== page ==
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INTRODUCTION: Osteoma is a benign tumour, composed of mature compact or cancellous bone, which can arise in any
facial bone. Among the paranasal sinuses, the frontal and ethmoid sinuses are most frequently involved. Osteoma grows
very slowly and small lesions are often not symptomatic. On the other hand, sometimes patients present with symptoms
such as sinusitis, headache or ophtalmologic manifestations. These findings are secondary to obstruction of the involved
sinus cavity with secondary mucocele formation or occasionally an expansile lesion with distortion of the facial contour.
MATERIALS AND METHODS: From 2005 to 2010, twenty-one (21) patients affected with non-syndromic fronto-ethmoidalosteomas
were evaluated in our Department. Collected data include patients’ age at the time of disorders, gender,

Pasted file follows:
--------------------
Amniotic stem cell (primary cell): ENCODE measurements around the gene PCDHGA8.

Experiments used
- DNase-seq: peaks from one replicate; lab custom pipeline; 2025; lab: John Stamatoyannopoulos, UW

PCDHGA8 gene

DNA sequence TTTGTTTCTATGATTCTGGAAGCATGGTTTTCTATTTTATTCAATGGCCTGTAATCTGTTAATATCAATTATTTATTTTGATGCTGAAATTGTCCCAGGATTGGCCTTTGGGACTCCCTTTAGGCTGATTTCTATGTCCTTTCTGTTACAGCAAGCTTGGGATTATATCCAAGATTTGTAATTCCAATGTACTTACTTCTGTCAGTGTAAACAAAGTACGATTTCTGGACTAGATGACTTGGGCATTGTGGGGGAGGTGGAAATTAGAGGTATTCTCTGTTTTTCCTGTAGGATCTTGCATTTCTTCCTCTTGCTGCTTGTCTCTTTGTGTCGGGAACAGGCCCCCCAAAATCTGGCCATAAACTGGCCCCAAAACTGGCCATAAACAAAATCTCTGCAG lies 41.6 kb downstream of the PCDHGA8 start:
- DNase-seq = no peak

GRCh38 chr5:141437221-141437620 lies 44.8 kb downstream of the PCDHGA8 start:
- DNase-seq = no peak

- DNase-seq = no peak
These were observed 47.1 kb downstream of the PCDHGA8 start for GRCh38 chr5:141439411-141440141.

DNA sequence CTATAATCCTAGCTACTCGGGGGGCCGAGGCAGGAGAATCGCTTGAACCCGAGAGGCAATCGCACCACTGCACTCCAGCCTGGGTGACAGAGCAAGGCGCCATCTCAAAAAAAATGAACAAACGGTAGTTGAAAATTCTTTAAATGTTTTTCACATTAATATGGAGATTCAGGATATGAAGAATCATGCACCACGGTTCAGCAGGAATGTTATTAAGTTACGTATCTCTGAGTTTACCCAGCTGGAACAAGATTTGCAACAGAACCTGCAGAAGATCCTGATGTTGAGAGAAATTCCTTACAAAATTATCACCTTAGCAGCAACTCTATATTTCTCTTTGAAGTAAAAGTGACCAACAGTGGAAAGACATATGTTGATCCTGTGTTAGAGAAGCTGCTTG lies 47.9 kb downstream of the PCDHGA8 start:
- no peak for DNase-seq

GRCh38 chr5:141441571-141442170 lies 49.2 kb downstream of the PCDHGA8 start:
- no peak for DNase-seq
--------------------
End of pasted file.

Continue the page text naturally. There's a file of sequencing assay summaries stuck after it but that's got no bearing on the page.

presenting signs and symptoms, primary diagnosis, type and characteristics of the treatment performed, radiological findings
and post-treatment results.
All patients were investigated by CT scans in axial and coronal planes. The treatment and outcomes of this group were
RESULTS: All patients of the study underwent surgery and had a follow-up of at least 5 years. Surgical excision of the
tumour was undertaken. Postoperative CT scans in axial and coronal planes showed complete removal of the tumour in
all cases. No complications or recurrences were observed.
DISCUSSION: Small, asymptomatic osteomas probably do not need to be treated but should be observed periodically. Surgical
management remains the mainstay of treatment for these tumours. It requires total excision via an adequate approach,
depending upon the site of presentation.
CONCLUSION: A purely endoscopic endonasal approach has the risk of incomplete excision. In our experience open technique
provides a wide exposure and better control. Even frontal osteomas can be safely removed by careful open surgery.